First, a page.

Dan Bejar, better known as the indie-pop act Destroyer, basks in the safety of collaborations. A humble and soft-spoken artist, Bejar was one of the main songwriters for the widely touted New Pornographer release, Mass Romantic. As his contributions to the aforementioned supergroup declined in number, Bejar released several solo pop albums under the Destroyer name. After his most recent full length, Your Blues, received mixed reviews from critics and fans, Bejar used his influence to recruit freak-folk pioneers Frog Eyes for his subsequent tour. With the two indie superpowers traveling and working together, the duo was able to tweak and rework the synthesized songs on Your Blues. As the Crazy Horse to Bejar’s Neil Young, Frog Eyes toyed with six Your Blues tracks increasing their vigor and volume. Notorious Lightning and Other Works is the materialization of that tour and partnership.
Replacing much of the theatrics and trite instrumentation with spastic guitars, Frog Eyes assists Bejar in creating a more energetic and aggressive album than Your Blues. The resonant guitars of each song force Bejar to sing more assertively than in the past. On the title track, “Notorious Lightning,” Bejar screams, “Someone’s got to fall before someone goes free.”
Despite Frog Eyes’s influence, Bejar never completely abandons his former style. On Notorious Lightning’s closer, “Your Blues,” his 50-second vocal opening about an ex-lover is as sincere and delicate as his disposition in the past. When Frog Eyes’ keyboards and near inaudible guitars commence, they only bolster the earnestness of Bejar’s lyrics and voice.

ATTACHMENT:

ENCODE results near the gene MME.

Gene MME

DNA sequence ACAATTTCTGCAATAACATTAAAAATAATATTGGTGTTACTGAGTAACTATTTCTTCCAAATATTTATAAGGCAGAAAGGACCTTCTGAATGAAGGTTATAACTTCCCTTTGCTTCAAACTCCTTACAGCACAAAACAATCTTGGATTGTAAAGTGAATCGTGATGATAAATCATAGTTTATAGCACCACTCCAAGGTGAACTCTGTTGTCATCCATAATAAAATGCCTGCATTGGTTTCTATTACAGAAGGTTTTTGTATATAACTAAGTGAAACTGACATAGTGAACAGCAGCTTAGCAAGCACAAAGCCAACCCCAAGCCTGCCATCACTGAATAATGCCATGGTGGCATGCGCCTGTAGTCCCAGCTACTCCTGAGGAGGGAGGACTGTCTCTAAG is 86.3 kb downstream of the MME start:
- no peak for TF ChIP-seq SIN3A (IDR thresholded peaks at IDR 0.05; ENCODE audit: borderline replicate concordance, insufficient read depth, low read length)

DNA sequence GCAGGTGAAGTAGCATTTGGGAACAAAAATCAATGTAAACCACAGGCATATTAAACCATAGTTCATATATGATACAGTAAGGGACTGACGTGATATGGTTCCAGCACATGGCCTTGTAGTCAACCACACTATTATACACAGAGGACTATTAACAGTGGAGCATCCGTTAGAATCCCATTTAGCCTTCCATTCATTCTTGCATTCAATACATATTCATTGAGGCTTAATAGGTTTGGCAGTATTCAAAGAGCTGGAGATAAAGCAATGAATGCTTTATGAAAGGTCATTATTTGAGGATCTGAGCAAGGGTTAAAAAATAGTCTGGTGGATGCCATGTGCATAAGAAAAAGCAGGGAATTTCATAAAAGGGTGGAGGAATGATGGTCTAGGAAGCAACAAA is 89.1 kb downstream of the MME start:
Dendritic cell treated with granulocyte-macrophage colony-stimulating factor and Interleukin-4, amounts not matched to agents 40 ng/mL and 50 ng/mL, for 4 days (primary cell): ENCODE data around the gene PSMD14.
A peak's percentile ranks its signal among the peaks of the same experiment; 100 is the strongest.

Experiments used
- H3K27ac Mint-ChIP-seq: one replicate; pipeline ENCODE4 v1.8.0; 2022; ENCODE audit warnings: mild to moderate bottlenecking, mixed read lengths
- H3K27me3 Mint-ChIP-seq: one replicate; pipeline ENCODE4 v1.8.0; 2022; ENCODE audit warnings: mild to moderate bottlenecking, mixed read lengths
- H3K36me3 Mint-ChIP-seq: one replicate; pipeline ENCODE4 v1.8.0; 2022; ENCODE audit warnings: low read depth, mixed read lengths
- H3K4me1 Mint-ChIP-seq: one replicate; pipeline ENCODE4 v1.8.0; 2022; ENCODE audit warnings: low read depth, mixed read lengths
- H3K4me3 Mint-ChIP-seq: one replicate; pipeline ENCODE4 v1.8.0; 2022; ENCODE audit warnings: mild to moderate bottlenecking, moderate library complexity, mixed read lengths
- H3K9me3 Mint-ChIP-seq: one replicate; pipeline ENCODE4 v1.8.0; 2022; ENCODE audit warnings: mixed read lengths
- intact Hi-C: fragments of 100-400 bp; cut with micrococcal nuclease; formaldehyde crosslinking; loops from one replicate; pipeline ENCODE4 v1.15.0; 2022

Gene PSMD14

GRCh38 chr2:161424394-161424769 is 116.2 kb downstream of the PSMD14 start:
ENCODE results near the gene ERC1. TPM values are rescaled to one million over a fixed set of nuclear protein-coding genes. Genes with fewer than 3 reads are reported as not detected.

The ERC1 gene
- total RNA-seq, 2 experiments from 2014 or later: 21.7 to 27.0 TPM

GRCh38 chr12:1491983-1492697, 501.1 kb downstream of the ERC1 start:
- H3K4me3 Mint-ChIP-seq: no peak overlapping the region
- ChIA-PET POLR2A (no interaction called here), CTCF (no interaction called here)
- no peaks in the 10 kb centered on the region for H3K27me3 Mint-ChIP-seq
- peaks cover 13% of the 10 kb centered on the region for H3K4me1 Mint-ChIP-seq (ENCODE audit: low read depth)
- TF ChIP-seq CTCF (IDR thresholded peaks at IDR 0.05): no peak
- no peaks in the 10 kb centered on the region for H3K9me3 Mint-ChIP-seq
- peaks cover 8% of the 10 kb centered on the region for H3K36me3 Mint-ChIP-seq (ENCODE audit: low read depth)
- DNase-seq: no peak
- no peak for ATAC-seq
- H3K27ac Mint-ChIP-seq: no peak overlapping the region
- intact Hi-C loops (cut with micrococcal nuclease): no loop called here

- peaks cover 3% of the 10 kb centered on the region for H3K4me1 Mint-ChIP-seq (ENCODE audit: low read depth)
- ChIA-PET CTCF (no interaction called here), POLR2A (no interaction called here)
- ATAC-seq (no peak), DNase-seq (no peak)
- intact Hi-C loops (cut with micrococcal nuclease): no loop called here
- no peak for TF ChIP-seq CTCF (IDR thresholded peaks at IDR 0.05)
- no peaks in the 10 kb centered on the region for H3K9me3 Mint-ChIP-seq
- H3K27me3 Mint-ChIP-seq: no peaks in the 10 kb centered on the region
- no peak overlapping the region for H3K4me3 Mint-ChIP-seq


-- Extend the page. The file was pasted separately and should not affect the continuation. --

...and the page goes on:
The only track that seems devoid of flair is “New Ways Of Living.” The song structure doesn’t match with the new approach; the grandiose feel of the previous recording seems lost. Bejar’s left-field lyrics can’t make the transition to a more condensed and formulaic structure.
The largest objection that can be made against Notorious Lightning is that it wasn’t recorded earlier. Your Blues contains several great tracks that gain new life with the inclusion of Frog Eyes and the power they bring to the collaboration. This EP is hopefully the beginning of a whole new project for Bejar, one that will carry him out of ambiguity and to the realization of his full potential. Frog Eyes is not Crazy Horse, nor is Destroyer Neil Young, but this album still proves itself to be a fruitful union.
Rating: 3 out of 5 stars